During the 4th century, the transition from orality to literacy solidified (4).  Literacy was becoming increasingly important as more and more Greeks were able to better understand and adopt the alphabet compared to logographic scripts. Writing lead to changes in rhythm and diction.  Writing lead to more well rounded character development that was first seen in the play depicted in this scene.  As literal culture developed, more actors appeared on stage. In fact it was Sophocles himself who introduced the third actor to the stage (5).

Costume Masks Spaceship_Earth_Classic_034_072006

Now that we have three actors on stage there are more people to play the parts, but these dramatists would often still have to play multiple people in the course of the play.   This is one reason for the greek masks that were worn in this scene.  The greek theaters were large, seating 10’s of thousands at a time and so the masks were also exaggerated so that audience members in far away seats could understand what character they were seeing (6). The shape of the mask also amplified the actor’s voice, making his words easier for the audience to hear (7).

Greek Columns

When turning the corner to this scene on the right the first thing we see are the greek columns on the left.  The actors on the stage are also standing in front of greek columns.   These columns are designed with the Doric order of architecture.

Orlando Theme Park News

Backward View of Greece – Orlando Theme Park News

In the Doric Order, the column shaft is simple and tapered, meaning it is wider at the base than the top. Each column has 20 parallel, vertical grooves called flutes. Columns in the Doric Order did not have a base but rested directly on the pavement of the temple.  The top of a column has a wide, flat section (8).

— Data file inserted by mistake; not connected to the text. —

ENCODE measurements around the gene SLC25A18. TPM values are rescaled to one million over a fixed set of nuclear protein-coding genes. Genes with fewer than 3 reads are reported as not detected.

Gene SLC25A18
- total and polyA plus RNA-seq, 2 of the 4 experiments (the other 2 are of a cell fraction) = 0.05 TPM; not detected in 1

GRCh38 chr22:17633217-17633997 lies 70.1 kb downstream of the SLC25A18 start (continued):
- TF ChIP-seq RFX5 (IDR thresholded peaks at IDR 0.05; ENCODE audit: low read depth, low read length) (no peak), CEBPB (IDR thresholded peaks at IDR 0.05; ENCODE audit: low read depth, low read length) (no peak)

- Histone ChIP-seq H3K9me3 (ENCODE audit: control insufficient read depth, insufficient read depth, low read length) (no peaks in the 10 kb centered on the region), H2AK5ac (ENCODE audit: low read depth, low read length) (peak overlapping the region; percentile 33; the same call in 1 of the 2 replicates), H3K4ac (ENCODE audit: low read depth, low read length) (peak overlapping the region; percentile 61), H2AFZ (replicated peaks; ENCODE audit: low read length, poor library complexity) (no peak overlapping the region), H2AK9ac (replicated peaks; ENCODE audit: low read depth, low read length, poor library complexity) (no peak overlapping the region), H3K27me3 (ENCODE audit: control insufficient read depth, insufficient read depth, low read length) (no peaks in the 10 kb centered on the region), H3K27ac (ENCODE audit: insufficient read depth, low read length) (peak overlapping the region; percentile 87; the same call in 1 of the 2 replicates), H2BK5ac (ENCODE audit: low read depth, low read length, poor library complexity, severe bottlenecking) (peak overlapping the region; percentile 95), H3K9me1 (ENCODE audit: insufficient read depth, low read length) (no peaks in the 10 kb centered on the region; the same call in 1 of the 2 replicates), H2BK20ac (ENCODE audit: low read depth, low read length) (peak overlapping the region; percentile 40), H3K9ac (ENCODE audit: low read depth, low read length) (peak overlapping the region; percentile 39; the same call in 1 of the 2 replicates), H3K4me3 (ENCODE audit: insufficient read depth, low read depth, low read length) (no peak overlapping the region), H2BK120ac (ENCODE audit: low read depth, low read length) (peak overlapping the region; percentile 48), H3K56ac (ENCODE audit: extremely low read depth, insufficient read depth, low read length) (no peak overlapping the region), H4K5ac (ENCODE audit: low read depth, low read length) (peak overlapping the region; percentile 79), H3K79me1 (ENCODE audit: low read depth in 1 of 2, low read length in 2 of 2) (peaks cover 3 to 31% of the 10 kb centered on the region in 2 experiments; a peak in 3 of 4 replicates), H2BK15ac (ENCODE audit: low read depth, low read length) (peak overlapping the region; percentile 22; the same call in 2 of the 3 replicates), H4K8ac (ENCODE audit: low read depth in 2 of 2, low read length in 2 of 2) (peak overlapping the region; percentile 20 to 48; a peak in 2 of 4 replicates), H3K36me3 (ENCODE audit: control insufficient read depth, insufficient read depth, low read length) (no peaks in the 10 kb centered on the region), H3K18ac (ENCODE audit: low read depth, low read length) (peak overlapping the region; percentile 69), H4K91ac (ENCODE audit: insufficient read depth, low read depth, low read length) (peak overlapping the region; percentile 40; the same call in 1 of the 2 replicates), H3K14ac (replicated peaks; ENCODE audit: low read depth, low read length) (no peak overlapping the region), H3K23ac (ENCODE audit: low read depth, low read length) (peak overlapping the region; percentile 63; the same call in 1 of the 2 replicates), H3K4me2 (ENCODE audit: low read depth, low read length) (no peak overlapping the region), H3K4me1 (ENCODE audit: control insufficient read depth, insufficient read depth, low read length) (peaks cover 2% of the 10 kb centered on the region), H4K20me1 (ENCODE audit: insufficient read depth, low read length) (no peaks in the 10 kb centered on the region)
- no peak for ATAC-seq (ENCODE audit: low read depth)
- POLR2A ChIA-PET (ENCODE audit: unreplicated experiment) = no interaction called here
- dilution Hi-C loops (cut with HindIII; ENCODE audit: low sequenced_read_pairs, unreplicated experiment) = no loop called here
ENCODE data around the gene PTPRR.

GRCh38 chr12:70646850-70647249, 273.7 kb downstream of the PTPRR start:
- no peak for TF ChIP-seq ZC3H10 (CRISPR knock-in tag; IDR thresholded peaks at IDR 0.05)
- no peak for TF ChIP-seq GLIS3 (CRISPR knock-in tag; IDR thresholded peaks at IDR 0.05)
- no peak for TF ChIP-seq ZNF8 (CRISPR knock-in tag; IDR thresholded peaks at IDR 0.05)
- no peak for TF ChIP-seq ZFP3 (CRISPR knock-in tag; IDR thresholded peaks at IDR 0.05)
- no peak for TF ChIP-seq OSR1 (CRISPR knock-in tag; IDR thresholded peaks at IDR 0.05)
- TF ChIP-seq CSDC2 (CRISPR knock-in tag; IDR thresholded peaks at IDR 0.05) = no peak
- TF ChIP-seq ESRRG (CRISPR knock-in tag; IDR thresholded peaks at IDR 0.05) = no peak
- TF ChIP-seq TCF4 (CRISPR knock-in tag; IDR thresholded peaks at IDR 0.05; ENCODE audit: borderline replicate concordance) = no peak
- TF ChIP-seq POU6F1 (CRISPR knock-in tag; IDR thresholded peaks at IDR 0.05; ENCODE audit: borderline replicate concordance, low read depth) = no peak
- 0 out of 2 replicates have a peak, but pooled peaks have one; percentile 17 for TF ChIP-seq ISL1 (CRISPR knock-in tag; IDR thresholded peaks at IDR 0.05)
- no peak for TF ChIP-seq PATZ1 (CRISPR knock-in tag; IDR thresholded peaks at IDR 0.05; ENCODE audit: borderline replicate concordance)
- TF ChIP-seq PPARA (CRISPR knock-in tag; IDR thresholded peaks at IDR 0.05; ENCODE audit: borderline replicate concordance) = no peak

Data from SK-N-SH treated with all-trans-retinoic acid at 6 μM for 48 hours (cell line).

This scene has a lot of shrubbery.  Based on the region and time period they appear to be either Juniper Shrubs (also found in Egypt and Phoenician areas) or Cypress evergreen.


I’m sure you Disney regulars will know where I’m going to go with this.  Are these the same shrubs Disney uses to cover up areas they don’t want you to see?  Is it possible that this scene is under construction?!





February 15, 2008 – current (narrated by Judy Dench) – see the next post about the major changes made in 2008 that focus on Greek communication outside of the theater.

November 23, 1994 to July 9, 2007 (narrated by Jeremy Irons)

In ancient Greece, the spoken word was elevated to a fine art. Philosophers debated with one another in plazas and storytellers found a new forum for personal expression. The theater was born.

May 26, 1986 to August 15, 1994 (narrated by Walter Cronkite)

In classic Greece, the alphabet grows and flowers with new expression and a new stage of storytelling emerges. A stage on which we examine our world and ourselves. The theater is born.

October 1, 1982 – May 25, 1986 (narrated by Larry Dobkin)

Deep in the shadows of Mount Olympus, our alphabet takes route, flowering with new expression. Hail the proud Greeks: Aeschylus, Sophocles, Euripides. The theater is born.

July 22, 1977 – Ray Bradbury script